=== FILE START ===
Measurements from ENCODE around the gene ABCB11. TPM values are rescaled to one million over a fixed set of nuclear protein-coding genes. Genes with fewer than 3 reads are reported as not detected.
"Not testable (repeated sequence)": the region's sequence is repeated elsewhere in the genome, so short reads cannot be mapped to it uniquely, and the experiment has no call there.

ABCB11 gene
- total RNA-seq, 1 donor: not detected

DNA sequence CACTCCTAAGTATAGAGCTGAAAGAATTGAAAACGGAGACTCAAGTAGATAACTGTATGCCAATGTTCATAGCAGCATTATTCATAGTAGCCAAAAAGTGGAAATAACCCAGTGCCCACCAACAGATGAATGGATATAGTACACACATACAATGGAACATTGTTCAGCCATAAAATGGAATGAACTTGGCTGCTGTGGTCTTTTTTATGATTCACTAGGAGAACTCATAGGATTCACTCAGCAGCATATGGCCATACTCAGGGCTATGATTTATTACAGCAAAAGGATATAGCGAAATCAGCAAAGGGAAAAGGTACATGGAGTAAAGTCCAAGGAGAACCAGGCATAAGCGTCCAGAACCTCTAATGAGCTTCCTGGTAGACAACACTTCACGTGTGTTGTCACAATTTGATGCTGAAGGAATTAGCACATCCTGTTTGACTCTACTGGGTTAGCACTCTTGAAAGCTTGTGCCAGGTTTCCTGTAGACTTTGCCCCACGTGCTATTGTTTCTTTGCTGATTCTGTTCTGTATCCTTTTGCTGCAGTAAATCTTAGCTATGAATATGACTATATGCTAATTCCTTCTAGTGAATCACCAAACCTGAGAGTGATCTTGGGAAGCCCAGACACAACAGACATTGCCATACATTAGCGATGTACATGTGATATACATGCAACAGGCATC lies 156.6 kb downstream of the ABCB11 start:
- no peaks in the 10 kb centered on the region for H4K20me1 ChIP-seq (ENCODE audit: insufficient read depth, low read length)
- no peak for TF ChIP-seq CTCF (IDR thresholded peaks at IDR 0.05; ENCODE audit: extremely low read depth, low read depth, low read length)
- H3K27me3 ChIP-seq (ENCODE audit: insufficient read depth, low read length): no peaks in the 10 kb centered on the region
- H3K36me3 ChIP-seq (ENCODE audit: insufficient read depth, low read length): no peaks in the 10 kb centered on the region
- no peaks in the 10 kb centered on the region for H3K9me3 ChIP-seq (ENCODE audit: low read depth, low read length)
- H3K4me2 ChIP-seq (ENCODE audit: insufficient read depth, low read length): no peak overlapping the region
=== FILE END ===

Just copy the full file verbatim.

Measurements from ENCODE around the gene ABCB11. TPM values are rescaled to one million over a fixed set of nuclear protein-coding genes. Genes with fewer than 3 reads are reported as not detected.
"Not testable (repeated sequence)": the region's sequence is repeated elsewhere in the genome, so short reads cannot be mapped to it uniquely, and the experiment has no call there.

ABCB11 gene
- total RNA-seq, 1 donor: not detected

DNA sequence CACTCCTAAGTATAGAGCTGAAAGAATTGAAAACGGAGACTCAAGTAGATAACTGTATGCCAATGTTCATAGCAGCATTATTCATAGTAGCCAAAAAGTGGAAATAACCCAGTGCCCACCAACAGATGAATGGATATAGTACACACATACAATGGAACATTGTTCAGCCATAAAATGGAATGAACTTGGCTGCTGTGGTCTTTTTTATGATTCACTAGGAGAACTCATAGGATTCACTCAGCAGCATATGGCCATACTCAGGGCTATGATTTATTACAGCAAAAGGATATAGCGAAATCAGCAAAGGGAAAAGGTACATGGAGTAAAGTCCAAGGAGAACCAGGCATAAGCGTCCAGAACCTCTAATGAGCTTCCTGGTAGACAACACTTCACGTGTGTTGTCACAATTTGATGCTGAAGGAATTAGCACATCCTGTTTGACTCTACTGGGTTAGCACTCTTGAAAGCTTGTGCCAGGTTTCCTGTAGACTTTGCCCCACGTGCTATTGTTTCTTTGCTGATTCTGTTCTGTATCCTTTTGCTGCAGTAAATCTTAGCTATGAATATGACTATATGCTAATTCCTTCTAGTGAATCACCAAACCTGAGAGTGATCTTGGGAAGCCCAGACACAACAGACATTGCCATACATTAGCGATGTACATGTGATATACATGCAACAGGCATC lies 156.6 kb downstream of the ABCB11 start:
- no peaks in the 10 kb centered on the region for H4K20me1 ChIP-seq (ENCODE audit: insufficient read depth, low read length)
- no peak for TF ChIP-seq CTCF (IDR thresholded peaks at IDR 0.05; ENCODE audit: extremely low read depth, low read depth, low read length)
- H3K27me3 ChIP-seq (ENCODE audit: insufficient read depth, low read length): no peaks in the 10 kb centered on the region
- H3K36me3 ChIP-seq (ENCODE audit: insufficient read depth, low read length): no peaks in the 10 kb centered on the region
- no peaks in the 10 kb centered on the region for H3K9me3 ChIP-seq (ENCODE audit: low read depth, low read length)
- H3K4me2 ChIP-seq (ENCODE audit: insufficient read depth, low read length): no peak overlapping the region